According to numerous studies, gut health significantly influences overall health. Gut microbiomes, in particular, play an essential part in modulating the impact of nutrition and other factors on health, including digestive, immunological, metabolic, and neuroendocrine functions. Assessing GI wellness with the appropriate tools can assist practitioners in determining the source of persistent illness, balancing the microbiome, and choosing the most effective therapies.
The GI-MAP (Microbial Assay Plus) is a one-of-a-kind stool analysis test. It uses only quantitative polymerase chain reaction (qPCR) technology to detect parasites, bacteria, fungus, and other microorganisms by targeting their individual DNA.
Every patient may benefit from a GI-MAP gut health check. Some patients are striving for optimal health, while others have been sick for years without receiving an explanation.
The following are some examples of conditions that might require testing:
The GI-MAP identifies bacteria, parasites, and viruses that are commonly regarded to cause gastric illness. It’s critical to note that not all people who have pathogens in their stool will experience symptoms. Many variables influence an individual’s complaints, including the patient’s health, the transitory nature of some microorganisms, and the presence and manifestation of other pathogens.
Chronic inflammation is a major contributing factor to many modern diseases. The GI-MAP can identify three different types of inflammatory markers in the stool:
1) Calprotectin – a marker for mucosal injury (e.g., from ulcerative colitis or Crohn’s disease)
2) Occult blood – a marker for erosions, ulcerations, or tumors
3) Fecal elastase – a pancreatic enzyme that is decreased in malabsorptive states
Toxins are a type of virulence factor produced by specific diseases. Because GI-MAP is based on DNA testing, it reflects the quantities of pathogenic bacteria that include toxin genes, not the amounts of any poisons that are may create.
According to a 2013 article published in the Journal of Biological Chemistry, approximately half of the world’s population might have H. pylori infection. H. pylori is also known to contribute to stomach ulcers, chronic gastritis, and stomach cancer, although many carriers are asymptomatic.
Patients may also develop hypochlorhydria and then change to hyper aciduria during the initial phases of colonization. Additional H. pylori strains can colonize over time, including those with Virulence Factors and high disease potential.
The human intestine is home to trillions of microorganisms, which form a complex ecosystem that has a vital role in human health. Commensal bacteria extract nutrients and energy from our diets, maintain gut barrier function, make vitamins (biotin and vitamin K), and defend against potential pathogen colonization.
Bacteria in the GI-MAP are classified as opportunistic pathogens since they only cause illness and sickness in some people, particularly those with weakened immune systems. Many individuals come into contact with opportunistic germs daily without experiencing any symptoms. These bacteria are generally considered typical in the feces of most individuals. However, they can produce severe infections when they take advantage of a person’s poor health or other vulnerabilities.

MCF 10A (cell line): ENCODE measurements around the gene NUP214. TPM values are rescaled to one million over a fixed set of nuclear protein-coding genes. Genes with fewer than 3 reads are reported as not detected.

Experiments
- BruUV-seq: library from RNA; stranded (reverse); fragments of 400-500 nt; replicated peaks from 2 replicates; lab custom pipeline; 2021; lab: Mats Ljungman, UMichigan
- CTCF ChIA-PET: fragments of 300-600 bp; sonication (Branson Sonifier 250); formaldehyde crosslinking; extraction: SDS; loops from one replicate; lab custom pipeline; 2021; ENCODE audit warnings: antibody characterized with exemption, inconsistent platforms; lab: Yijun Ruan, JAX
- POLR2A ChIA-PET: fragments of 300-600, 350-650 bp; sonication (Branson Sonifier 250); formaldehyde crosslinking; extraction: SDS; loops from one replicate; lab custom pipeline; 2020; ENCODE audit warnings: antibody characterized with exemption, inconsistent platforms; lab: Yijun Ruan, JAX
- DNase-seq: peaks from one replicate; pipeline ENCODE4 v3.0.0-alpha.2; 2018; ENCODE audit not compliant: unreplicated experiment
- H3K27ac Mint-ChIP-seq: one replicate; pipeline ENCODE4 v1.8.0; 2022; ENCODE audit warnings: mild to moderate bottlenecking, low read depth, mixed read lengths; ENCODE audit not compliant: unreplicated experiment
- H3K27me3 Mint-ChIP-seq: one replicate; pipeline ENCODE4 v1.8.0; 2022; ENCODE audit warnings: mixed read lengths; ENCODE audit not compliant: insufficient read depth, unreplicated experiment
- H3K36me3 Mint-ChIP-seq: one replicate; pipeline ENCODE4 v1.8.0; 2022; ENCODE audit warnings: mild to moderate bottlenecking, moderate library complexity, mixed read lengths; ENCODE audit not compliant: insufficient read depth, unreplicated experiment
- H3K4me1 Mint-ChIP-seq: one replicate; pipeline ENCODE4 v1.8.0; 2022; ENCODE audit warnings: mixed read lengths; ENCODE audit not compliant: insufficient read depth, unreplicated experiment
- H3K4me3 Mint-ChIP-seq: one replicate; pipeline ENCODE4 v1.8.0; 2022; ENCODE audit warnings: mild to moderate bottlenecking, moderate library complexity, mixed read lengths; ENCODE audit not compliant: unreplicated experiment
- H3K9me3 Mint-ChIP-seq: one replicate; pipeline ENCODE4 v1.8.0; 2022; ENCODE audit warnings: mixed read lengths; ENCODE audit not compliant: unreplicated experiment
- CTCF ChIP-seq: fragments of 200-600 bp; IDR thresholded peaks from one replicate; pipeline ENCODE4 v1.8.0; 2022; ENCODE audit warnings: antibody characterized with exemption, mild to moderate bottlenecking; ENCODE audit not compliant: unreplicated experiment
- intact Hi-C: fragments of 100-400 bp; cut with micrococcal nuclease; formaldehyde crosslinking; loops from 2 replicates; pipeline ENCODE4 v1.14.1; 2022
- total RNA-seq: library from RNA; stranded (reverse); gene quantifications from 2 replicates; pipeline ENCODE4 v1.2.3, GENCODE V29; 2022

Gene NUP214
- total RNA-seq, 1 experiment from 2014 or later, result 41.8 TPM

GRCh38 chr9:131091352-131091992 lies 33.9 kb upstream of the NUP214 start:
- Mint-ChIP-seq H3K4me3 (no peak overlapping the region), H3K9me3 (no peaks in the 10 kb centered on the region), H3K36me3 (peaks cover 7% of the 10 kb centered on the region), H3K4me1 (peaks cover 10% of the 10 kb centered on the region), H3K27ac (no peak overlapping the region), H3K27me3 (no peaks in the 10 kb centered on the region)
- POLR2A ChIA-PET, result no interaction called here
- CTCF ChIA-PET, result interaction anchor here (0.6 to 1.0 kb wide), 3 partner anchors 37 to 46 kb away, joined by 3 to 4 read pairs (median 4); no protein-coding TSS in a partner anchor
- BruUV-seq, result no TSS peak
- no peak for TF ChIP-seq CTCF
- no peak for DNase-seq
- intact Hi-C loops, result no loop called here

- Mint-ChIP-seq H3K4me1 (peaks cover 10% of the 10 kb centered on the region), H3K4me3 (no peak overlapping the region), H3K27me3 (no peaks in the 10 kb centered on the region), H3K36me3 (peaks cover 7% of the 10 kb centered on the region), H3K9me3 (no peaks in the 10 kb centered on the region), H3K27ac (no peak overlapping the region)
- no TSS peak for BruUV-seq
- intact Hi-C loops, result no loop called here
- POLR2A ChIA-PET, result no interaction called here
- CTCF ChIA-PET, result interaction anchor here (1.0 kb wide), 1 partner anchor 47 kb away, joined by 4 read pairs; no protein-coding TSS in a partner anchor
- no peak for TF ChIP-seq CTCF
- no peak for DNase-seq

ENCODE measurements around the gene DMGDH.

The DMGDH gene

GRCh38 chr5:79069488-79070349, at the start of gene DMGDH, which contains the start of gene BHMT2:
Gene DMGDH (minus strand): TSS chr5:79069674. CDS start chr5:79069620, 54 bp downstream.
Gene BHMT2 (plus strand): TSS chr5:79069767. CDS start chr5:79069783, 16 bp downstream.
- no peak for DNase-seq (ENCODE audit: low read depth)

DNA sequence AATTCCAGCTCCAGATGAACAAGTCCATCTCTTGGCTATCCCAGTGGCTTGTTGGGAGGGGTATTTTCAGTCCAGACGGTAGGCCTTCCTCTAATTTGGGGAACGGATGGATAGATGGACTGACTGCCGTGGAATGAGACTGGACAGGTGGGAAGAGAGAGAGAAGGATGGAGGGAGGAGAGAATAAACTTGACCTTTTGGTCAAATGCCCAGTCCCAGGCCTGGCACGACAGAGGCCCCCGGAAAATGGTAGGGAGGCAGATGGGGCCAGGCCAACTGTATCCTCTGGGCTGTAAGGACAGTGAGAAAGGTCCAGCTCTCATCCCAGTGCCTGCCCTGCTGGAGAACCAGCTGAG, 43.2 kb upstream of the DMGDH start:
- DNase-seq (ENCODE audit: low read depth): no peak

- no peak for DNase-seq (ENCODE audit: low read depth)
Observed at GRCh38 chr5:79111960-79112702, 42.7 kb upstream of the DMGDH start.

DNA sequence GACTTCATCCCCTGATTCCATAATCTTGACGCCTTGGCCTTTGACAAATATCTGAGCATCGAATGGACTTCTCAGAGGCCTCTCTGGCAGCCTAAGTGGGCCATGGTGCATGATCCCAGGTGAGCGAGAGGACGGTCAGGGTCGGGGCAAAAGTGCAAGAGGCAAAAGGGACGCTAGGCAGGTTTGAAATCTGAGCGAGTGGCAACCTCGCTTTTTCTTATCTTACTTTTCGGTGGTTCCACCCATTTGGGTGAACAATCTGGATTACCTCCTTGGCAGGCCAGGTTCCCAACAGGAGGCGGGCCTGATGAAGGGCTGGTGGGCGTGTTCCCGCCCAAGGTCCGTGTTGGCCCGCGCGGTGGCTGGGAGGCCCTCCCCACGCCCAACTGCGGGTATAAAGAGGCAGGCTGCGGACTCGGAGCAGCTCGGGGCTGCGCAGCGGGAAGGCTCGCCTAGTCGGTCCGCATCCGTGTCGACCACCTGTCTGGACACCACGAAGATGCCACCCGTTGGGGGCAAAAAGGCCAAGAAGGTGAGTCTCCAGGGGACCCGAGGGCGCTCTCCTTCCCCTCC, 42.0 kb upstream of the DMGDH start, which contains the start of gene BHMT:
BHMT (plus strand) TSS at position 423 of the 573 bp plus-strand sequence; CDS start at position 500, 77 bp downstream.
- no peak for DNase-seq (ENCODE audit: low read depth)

Some opportunistic microbes are known to cause infections in specific organs, such as the bladder (cystitis), kidney (pyelonephritis), and skin (cellulitis). Other opportunistic infections can affect the entire body, such as sepsis.
When a poor diet weakens the commensal bacteria, antibiotic treatment, parasitic infection, or a damaged immune system, overgrowth, and excessive colonization by opportunistic germs may occur. These microbes might leave the gut lumen and infect other extraintestinal areas when intestinal permeability is present (zonulin).
Fungi are present in the human digestive system but can cause problems in susceptible persons. Fungal growth may be confined to one’s body. Candida spp., for example, might be prominent in the bowels but standard in the small intestine, and vice versa. Additional investigations may be required to get a complete picture of fungal overgrowth.
Fungi can be difficult to eradicate, and it may take several months of antifungal therapy to achieve remission. Candida albicans is the common fungal pathogen in humans, but other species, such as Candida glabrata and Candida tropicalis, are becoming more prevalent.
A parasite is an organism that lives on and exploits a host at the host’s expense. The most common parasites and protozoa (some of which are non-pathogenic) found in the GI tract are detected by the GI-MAP. Sources of infection should be identified and removed to avoid reinfection.
INTESTINAL HEALTH MARKERS
ANTIBIOTIC RESISTANCE GENES
The GI-MAP includes data on detecting antibiotic resistance genes in the microbiome. If an antibiotic resistance gene is discovered, that class of drugs is labeled POSITIVE for antibiotic resistance. A positive finding for a specific antibiotic’s resistant genes indicates that it isn’t an appropriate choice for an antibiotic regimen.
The stool sample’s antibacterial resistance genes affect all the microorganisms. Because bacteria may exchange DNA rapidly under stress, any organism containing antibiotic resistance is proof enough to avoid that class of medication.
Phenotypes | HELICOBACTER
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